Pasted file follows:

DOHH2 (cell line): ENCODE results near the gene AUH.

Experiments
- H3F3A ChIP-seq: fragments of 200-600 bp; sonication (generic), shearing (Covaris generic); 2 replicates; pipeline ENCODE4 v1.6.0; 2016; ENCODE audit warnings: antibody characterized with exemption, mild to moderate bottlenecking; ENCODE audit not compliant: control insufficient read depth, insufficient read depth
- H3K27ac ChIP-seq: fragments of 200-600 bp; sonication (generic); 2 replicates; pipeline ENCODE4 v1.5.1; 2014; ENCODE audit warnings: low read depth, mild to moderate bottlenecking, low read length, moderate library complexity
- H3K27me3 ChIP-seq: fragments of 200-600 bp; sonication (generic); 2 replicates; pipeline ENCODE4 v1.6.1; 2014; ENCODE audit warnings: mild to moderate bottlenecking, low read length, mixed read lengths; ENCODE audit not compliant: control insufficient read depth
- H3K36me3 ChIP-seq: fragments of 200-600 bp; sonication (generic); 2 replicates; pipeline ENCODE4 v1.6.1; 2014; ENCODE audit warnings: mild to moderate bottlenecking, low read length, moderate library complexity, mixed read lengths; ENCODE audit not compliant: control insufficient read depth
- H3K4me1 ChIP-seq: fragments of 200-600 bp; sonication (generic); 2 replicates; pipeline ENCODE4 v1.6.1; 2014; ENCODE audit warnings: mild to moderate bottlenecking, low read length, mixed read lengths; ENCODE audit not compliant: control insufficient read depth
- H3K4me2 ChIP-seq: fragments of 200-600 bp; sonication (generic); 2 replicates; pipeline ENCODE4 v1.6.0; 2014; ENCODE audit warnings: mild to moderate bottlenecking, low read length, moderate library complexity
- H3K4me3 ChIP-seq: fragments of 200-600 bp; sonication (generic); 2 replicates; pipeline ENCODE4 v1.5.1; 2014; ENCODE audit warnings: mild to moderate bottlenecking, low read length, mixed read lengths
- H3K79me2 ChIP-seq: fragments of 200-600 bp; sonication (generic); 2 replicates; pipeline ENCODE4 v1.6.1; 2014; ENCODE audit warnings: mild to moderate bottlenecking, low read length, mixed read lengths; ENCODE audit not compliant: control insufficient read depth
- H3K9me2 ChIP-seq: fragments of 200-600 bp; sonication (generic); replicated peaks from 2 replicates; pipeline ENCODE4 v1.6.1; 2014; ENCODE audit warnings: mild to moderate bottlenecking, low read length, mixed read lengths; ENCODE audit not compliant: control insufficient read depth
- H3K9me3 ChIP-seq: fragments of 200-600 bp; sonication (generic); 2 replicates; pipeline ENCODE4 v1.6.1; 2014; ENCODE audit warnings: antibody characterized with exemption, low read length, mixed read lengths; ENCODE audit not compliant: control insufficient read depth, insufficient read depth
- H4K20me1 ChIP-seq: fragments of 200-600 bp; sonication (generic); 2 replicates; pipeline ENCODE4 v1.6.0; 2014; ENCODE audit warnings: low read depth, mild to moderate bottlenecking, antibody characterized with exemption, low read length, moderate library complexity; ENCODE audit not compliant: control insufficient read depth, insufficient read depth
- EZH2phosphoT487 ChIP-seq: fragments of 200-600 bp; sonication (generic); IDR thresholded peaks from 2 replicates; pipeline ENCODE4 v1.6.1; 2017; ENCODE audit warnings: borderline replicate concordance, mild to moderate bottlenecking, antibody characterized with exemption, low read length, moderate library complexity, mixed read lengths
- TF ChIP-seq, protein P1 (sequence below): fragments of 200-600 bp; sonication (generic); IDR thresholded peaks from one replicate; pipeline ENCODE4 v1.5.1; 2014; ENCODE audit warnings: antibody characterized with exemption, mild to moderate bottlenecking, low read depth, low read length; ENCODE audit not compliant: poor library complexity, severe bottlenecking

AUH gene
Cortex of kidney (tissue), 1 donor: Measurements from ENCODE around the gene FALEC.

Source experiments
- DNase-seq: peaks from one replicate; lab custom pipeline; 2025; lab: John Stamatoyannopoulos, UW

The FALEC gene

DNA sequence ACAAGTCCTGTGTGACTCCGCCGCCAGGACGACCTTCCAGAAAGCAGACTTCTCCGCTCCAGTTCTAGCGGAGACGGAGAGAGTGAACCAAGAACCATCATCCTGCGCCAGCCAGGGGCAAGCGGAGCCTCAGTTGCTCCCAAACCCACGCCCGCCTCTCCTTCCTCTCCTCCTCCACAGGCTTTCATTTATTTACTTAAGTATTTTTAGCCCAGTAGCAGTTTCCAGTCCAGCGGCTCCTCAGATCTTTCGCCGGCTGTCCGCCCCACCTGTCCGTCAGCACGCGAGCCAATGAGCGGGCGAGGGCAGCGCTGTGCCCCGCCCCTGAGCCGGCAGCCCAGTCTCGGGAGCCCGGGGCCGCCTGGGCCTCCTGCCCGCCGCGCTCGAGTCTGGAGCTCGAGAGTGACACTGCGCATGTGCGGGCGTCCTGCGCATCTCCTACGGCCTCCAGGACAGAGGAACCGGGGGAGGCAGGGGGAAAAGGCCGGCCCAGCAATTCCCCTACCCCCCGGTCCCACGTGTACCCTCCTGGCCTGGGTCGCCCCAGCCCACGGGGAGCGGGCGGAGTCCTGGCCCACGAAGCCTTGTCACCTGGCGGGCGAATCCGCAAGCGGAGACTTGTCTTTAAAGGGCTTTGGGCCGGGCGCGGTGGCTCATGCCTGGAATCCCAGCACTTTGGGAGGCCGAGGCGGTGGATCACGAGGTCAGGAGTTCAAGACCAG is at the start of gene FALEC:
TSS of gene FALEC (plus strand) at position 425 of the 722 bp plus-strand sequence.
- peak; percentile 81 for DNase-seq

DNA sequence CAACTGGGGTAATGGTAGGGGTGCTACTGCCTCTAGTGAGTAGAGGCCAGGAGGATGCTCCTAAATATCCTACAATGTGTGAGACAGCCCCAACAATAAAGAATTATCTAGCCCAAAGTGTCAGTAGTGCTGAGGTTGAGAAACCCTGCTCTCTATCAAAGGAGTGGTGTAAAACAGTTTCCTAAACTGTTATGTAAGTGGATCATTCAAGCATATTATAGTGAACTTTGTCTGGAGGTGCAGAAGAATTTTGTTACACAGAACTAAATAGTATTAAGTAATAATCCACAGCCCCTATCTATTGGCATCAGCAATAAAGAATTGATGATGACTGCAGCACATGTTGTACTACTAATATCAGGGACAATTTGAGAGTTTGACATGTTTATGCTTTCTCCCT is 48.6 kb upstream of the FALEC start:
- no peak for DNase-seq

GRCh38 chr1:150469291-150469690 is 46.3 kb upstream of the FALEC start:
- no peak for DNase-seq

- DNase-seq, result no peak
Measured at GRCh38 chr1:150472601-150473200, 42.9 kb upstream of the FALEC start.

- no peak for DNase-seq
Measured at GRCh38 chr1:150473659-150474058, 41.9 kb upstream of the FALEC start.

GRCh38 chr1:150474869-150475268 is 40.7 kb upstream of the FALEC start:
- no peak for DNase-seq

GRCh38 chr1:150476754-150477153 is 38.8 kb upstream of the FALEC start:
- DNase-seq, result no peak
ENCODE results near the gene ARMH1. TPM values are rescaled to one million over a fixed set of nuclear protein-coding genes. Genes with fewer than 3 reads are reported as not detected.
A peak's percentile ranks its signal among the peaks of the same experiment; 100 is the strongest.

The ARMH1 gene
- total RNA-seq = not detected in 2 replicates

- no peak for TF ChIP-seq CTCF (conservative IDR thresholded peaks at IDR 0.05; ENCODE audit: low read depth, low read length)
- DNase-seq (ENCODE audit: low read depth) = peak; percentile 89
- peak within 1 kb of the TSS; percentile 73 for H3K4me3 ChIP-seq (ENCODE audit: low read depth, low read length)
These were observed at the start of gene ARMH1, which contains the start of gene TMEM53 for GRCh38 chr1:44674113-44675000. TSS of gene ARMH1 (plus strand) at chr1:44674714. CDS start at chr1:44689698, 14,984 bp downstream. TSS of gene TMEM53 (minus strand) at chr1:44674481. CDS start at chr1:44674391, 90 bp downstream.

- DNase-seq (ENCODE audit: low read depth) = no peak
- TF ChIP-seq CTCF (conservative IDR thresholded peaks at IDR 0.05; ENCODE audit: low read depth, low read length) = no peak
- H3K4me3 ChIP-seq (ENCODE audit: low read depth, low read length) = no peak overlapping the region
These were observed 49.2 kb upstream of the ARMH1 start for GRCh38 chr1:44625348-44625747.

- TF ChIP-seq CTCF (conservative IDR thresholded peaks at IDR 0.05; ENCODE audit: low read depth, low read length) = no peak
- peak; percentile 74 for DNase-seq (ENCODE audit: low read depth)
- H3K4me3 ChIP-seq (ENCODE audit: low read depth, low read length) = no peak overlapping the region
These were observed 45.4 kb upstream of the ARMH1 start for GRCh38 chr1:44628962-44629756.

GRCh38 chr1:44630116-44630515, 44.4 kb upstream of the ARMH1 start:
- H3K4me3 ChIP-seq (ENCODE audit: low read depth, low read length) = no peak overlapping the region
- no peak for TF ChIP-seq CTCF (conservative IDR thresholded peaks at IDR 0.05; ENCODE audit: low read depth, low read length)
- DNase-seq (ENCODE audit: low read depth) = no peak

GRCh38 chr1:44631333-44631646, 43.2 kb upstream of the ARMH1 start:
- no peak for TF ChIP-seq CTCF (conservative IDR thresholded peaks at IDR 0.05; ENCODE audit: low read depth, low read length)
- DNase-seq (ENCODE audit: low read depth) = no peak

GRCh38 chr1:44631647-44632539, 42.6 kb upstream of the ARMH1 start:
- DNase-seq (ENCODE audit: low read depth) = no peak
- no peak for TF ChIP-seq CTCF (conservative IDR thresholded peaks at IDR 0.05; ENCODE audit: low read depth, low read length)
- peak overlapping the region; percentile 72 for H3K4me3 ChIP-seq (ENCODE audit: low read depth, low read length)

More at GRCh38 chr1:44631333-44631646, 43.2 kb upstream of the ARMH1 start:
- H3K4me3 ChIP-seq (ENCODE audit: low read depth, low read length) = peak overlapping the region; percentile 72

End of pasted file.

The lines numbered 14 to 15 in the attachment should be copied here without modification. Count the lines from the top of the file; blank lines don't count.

- EZH2phosphoT487 ChIP-seq: fragments of 200-600 bp; sonication (generic); IDR thresholded peaks from 2 replicates; pipeline ENCODE4 v1.6.1; 2017; ENCODE audit warnings: borderline replicate concordance, mild to moderate bottlenecking, antibody characterized with exemption, low read length, moderate library complexity, mixed read lengths
- TF ChIP-seq, protein P1 (sequence below): fragments of 200-600 bp; sonication (generic); IDR thresholded peaks from one replicate; pipeline ENCODE4 v1.5.1; 2014; ENCODE audit warnings: antibody characterized with exemption, mild to moderate bottlenecking, low read depth, low read length; ENCODE audit not compliant: poor library complexity, severe bottlenecking